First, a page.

No matter how practised we are at history, it always humbles us. No matter how often we visit the past, it always surprises us. The art of time travel is to maintain critical poise and grace in this dizzy space.
In this landmark book, eminent historian and award-winning author Tom Griffiths explores the craft of discipline and imagination that is history.
Through portraits of fourteen historians, including Inga Clendinnen, Judith Wright, Geoffrey Blainey and Henry Reynolds, he traces how a body of work is formed out of a life-long dialogue between past evidence and present experience. With meticulous research and glowing prose, he shows how our understanding of the past has evolved, and what this changing history reveals about us.
Passionate and elegant, The Art of Time Travel conjures fresh insights into the history of Australia and renews our sense of the historian’s craft.
Winner, 2017 Ernest Scott Prize. Shortlisted, 2017 NSW Premier's Literary Awards and the 2017 Colin Roderick Award
‘If the past is a foreign country, Tom Griffiths makes the perfect travelling companion. Erudite but honest. Generous yet discerning. Warm, perceptive and nothing if not elegant. Let him be your eyes and ears on our shared history. Most of all, follow his heart.’ —Clare Wright, author, historian and winner of the Stella Prize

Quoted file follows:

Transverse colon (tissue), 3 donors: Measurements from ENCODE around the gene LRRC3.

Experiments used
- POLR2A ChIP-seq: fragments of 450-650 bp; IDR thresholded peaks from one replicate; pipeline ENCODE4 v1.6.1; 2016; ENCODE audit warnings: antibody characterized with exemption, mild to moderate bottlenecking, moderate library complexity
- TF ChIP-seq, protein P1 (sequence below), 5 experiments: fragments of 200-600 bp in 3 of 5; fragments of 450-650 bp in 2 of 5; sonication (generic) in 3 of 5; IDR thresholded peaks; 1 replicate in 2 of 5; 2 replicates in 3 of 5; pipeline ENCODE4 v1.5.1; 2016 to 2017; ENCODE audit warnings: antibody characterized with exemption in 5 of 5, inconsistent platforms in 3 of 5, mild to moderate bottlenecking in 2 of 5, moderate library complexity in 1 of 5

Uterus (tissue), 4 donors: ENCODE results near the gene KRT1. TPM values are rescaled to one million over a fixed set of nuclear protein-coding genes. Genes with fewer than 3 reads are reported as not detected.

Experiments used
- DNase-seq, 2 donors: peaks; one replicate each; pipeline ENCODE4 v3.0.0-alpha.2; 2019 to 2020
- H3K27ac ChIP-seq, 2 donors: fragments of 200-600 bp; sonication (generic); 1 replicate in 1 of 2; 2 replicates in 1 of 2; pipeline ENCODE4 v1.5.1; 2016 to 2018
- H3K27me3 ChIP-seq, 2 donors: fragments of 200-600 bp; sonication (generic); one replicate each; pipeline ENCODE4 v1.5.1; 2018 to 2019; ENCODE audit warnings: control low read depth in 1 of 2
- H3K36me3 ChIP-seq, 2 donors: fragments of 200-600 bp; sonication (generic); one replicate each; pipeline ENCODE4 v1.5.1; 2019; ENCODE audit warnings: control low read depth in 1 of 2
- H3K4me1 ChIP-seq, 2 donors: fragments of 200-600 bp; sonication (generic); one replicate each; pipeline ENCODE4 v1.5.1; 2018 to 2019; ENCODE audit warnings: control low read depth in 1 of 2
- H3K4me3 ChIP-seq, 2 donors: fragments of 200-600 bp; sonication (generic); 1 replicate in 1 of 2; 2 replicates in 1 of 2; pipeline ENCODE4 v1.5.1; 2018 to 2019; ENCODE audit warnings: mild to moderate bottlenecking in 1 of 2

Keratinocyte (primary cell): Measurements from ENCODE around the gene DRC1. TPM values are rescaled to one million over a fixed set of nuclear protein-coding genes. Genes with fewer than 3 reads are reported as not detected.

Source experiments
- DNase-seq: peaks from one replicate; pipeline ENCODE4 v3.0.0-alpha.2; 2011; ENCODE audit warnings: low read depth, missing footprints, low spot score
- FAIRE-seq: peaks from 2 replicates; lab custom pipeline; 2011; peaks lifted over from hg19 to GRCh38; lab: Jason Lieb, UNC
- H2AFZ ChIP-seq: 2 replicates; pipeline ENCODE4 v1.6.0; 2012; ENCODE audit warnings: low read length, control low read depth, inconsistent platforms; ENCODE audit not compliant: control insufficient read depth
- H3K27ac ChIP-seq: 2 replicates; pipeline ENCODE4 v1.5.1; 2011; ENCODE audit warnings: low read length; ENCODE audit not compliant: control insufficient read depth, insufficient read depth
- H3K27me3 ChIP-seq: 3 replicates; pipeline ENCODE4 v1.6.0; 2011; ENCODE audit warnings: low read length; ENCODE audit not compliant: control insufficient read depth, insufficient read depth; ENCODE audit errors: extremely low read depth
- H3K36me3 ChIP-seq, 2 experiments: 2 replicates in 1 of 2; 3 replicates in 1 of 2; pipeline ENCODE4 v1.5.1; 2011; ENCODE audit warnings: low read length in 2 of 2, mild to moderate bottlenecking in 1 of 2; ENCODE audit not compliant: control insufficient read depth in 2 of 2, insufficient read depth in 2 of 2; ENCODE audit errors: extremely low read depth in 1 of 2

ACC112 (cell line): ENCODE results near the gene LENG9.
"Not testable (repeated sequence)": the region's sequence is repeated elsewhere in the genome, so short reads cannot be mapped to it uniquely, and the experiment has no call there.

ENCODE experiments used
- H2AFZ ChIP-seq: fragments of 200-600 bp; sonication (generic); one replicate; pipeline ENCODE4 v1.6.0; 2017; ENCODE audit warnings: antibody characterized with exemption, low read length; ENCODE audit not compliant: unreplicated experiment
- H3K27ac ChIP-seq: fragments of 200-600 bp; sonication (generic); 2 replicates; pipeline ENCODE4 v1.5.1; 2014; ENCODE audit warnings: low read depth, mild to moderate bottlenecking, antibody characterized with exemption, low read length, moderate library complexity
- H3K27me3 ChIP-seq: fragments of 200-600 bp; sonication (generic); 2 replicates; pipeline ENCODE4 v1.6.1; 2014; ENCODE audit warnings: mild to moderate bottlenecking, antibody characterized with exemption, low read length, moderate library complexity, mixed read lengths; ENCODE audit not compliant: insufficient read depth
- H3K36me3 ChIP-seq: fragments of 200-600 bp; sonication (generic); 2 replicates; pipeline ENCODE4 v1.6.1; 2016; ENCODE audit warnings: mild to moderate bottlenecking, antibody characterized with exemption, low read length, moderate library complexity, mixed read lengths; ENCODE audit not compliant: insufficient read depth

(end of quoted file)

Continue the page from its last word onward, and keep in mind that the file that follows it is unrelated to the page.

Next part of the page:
‘The Art of Time Travel should be in every school and library. I would design a senior history course out of it. In fact, I’d tell all students, no matter their disciplines, that if they were to imagine “the epic poem” of Australia, “the truest of histories”, they might start with this book.’ —Barry Hill, The Monthly
‘The Art of Time Travel is in fact a manifesto for a new understanding of Australia, a new sense of country.’ —Nicolas Rothwell, The Australian
Tom Griffiths is the W K Hancock Professor of History at the Australian National University and the author of Slicing the Silence: Voyaging to Antarctica (2007), Forests of Ash: An Environmental History (2001) and Hunters and Collectors: The Antiquarian Imagination in Australia (1996). His books and essays have won prizes in literature, history, science, politics and journalism, including the Prime Minister’s Prize for Australian History, the Alfred Deakin Prize for an Essay Advancing Public Debate, and the Douglas Stewart and Nettie Palmer Prizes for Non-Fiction.